Still from Brandy Leary's Melting

We for sure hope to keep working on this project with RT collective, it's a really ideal co-production. As for my immediate future, I'm about to go teach an adult beginner dance class, finish this tea, and hopefully have a huge sleep tonight. 

Still from Cassandra Wittman's Night Mother


SCREEN MOVES
Check it out this Monday, December 4th
7-9pm
Dancemakers Centre for Creation
9 Trinity Street
Theatre Studio 313
Toronto's Historic Distillery District
Tickets are Pay What You Can at the door 
suggested contribution of $5-$10

More info here:


all stills courtesy of RT Collective and Dancemakers. Thanks everybody!

Tuesday, November 28, 2017

a little bit of time with Anisa Tejpar and Hanna Kiel

I love watching rehearsals, not just a run of a performance work in a rehearsal, but the dynamics between collaborators, the body language of artists as they chat, analyze a moment, stretch, plug a device into another device, shuffle papers and ideas around. 

When Anisa Tejpar invited me to watch a bit of rehearsal and write about her upcoming show "in time", I knew with this rehearsal being part of her technical residency at Dancemakers, that I would be in for a lot of this kind of action, the movement surrounding the performance, as much as the movement in the performance.

Video is being tested and arranged and timed. The composer is present taking notes, the dancer paces and chats with me, the choreographer calmly slides through the space. A network of white fabric hangs in tow pieces from the grid hinting at butterfly wings, albino stained glass or facets of a jewel. The projections break and pick up again over the seams and spaces between. The air is charged with an urgency but no seems particularly stressed out...this is the world of a technical residency, when you have the time and space to figure things out and the excitement of feeling the successes and the gaps as it comes together. 

"in time", by Hanna's and Anisa's account really is a project that formed over time and just in time for both of them. They met over a year ago to chat about possibly working together, not quite sure what that would be. Anisa was thinking of commissioning a full-length duet, Hanna was feeling drawn to making a solo that drew inspiration from the work of a housewife. When they chatted, they realized their ideas and artistic desires could actually be realized together.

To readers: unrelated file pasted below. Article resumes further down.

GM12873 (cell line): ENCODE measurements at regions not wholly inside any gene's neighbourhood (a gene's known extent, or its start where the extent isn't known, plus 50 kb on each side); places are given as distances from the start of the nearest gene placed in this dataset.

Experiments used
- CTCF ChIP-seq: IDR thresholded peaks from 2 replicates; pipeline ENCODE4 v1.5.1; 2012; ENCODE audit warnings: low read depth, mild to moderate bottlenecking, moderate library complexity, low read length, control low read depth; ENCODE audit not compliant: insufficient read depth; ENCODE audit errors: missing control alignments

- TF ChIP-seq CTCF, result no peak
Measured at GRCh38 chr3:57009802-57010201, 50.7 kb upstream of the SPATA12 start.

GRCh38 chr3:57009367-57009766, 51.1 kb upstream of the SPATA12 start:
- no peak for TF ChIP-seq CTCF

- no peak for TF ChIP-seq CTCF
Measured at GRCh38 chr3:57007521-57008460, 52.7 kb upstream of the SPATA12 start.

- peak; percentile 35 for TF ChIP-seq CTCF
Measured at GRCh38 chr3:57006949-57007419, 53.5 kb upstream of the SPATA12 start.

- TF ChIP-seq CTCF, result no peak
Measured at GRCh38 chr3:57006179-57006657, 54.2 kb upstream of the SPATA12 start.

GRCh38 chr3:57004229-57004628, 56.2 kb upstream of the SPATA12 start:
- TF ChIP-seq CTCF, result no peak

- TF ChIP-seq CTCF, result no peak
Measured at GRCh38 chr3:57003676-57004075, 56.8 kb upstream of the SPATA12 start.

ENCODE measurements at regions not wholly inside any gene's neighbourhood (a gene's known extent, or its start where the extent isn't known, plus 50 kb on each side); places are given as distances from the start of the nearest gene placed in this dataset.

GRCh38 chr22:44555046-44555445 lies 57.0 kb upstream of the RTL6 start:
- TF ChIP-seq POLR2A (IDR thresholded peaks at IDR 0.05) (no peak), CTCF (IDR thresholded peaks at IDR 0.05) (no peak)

"I had this idea about a woman's solo but I hadn't found the right dancer. When Anisa approached me it was clear. Anisa is the perfect dancer for this. She is good at making things happen. I am good at coming into it." says Hanna.

"We complement each other that way." Anisa says.
Anisa Tejpar

At this rehearsal they run the final section for me. John Gzowski's music is minimalist and emotionally provocative without being cloying or manipulative. The notes and harmonies and the choreography each have a precision but do not fall in step together, which creates a spellbinding effect.

The suspended set and its projects create a fractured view and Anisa herself is partially obscured for much of this section. It is not jarring or disorienting, but rather gives the feeling that you can never see the full truth. Even with several angles, views, interpretations of the same moment, none gives you a complete picture. Something is always hidden, unexpressed but still happening, privately.


Anisa and Hanna speak about the intimacy and privacy of the process, of hours of talking, sharing their experiences: being part of immigrant families; the devastating impact of losing a parent; the roles and mantles of being a woman and wife.  Hanna's initial idea of "a housewife" became fused with something much more personal.

"I haven't had any process where we've talked so much about personal life...so many tears and emotion in the process. Everything came together [choreographically, artistically] with that experience together." Hanna explains.

Anisa continues, "There's a kind of serenity, even in the crazy part. With solos you have to lose your mind in order to remember why you wanted to do it in the first place. Hanna is very respectful, she doesn't nitpick the details, she lets me figure it out."